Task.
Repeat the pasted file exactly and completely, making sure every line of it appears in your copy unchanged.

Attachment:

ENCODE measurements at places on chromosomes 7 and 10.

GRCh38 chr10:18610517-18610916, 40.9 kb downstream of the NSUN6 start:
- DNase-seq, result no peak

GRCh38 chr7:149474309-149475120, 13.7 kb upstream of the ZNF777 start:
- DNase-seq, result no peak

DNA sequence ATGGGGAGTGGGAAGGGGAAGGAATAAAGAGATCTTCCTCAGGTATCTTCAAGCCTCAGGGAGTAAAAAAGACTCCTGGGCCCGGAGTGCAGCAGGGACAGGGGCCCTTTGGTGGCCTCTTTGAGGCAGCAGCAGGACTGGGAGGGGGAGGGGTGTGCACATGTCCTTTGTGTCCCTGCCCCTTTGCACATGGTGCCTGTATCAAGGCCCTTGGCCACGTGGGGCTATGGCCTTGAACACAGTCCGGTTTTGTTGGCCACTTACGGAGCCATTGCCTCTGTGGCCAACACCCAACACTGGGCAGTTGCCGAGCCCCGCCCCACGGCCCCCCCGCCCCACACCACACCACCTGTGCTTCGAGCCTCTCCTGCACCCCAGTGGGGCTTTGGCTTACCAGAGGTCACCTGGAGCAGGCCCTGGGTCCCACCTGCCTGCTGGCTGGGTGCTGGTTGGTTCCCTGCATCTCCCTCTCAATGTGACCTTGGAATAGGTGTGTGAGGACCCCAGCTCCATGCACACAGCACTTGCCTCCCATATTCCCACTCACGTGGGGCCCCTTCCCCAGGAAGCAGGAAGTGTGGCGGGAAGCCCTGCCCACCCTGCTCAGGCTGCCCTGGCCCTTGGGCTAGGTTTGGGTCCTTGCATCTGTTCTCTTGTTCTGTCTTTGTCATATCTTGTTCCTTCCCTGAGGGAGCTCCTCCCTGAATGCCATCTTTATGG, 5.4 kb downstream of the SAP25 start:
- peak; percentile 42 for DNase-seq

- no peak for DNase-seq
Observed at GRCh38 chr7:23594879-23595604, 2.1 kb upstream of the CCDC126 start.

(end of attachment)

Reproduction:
ENCODE measurements at places on chromosomes 7 and 10.

GRCh38 chr10:18610517-18610916, 40.9 kb downstream of the NSUN6 start:
- DNase-seq, result no peak

GRCh38 chr7:149474309-149475120, 13.7 kb upstream of the ZNF777 start:
- DNase-seq, result no peak

DNA sequence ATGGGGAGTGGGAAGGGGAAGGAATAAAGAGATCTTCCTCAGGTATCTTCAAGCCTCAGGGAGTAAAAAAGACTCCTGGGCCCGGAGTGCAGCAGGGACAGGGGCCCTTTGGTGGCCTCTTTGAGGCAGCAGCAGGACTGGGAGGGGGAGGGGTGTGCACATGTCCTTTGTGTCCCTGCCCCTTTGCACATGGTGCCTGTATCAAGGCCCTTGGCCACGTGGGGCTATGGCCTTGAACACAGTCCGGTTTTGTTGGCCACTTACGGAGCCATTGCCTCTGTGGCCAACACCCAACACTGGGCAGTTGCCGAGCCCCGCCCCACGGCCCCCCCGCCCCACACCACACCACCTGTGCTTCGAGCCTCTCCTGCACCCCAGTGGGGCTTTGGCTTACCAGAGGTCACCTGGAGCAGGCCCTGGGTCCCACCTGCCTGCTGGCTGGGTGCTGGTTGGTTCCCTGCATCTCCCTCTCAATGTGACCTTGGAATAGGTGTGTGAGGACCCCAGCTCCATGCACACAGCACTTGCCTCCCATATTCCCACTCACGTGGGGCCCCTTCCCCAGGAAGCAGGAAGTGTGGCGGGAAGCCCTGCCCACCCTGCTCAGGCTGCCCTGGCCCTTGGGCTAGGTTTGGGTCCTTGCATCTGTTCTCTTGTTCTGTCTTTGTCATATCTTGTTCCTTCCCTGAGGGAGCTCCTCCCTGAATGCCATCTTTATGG, 5.4 kb downstream of the SAP25 start:
- peak; percentile 42 for DNase-seq

- no peak for DNase-seq
Observed at GRCh38 chr7:23594879-23595604, 2.1 kb upstream of the CCDC126 start.